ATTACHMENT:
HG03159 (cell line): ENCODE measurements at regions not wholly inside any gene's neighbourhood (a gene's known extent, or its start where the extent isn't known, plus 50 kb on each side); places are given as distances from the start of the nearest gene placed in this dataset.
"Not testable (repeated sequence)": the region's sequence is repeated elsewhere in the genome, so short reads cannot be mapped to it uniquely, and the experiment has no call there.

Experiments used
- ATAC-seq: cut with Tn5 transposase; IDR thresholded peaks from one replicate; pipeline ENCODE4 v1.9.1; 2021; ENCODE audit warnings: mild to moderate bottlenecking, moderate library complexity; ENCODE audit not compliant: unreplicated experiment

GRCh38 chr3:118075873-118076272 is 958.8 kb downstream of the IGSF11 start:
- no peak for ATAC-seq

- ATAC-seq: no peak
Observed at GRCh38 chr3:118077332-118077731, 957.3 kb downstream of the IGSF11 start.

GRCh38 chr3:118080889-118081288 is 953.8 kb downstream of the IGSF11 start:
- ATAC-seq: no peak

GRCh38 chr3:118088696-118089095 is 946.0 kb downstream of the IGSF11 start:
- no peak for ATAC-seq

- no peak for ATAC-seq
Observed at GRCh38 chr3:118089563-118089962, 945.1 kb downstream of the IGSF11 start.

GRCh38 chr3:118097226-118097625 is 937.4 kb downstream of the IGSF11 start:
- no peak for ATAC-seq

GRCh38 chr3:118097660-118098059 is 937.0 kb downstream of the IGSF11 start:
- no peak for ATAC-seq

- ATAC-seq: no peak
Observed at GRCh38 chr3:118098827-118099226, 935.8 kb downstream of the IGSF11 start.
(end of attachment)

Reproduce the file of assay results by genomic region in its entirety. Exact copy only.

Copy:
HG03159 (cell line): ENCODE measurements at regions not wholly inside any gene's neighbourhood (a gene's known extent, or its start where the extent isn't known, plus 50 kb on each side); places are given as distances from the start of the nearest gene placed in this dataset.
"Not testable (repeated sequence)": the region's sequence is repeated elsewhere in the genome, so short reads cannot be mapped to it uniquely, and the experiment has no call there.

Experiments used
- ATAC-seq: cut with Tn5 transposase; IDR thresholded peaks from one replicate; pipeline ENCODE4 v1.9.1; 2021; ENCODE audit warnings: mild to moderate bottlenecking, moderate library complexity; ENCODE audit not compliant: unreplicated experiment

GRCh38 chr3:118075873-118076272 is 958.8 kb downstream of the IGSF11 start:
- no peak for ATAC-seq

- ATAC-seq: no peak
Observed at GRCh38 chr3:118077332-118077731, 957.3 kb downstream of the IGSF11 start.

GRCh38 chr3:118080889-118081288 is 953.8 kb downstream of the IGSF11 start:
- ATAC-seq: no peak

GRCh38 chr3:118088696-118089095 is 946.0 kb downstream of the IGSF11 start:
- no peak for ATAC-seq

- no peak for ATAC-seq
Observed at GRCh38 chr3:118089563-118089962, 945.1 kb downstream of the IGSF11 start.

GRCh38 chr3:118097226-118097625 is 937.4 kb downstream of the IGSF11 start:
- no peak for ATAC-seq

GRCh38 chr3:118097660-118098059 is 937.0 kb downstream of the IGSF11 start:
- no peak for ATAC-seq

- ATAC-seq: no peak
Observed at GRCh38 chr3:118098827-118099226, 935.8 kb downstream of the IGSF11 start.